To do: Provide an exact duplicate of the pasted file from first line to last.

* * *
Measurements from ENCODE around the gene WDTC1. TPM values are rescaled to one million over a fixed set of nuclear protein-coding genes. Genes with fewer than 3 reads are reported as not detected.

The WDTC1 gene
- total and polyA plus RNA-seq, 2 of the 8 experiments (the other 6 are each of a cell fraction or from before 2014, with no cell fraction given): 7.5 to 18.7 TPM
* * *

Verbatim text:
Measurements from ENCODE around the gene WDTC1. TPM values are rescaled to one million over a fixed set of nuclear protein-coding genes. Genes with fewer than 3 reads are reported as not detected.

The WDTC1 gene
- total and polyA plus RNA-seq, 2 of the 8 experiments (the other 6 are each of a cell fraction or from before 2014, with no cell fraction given): 7.5 to 18.7 TPM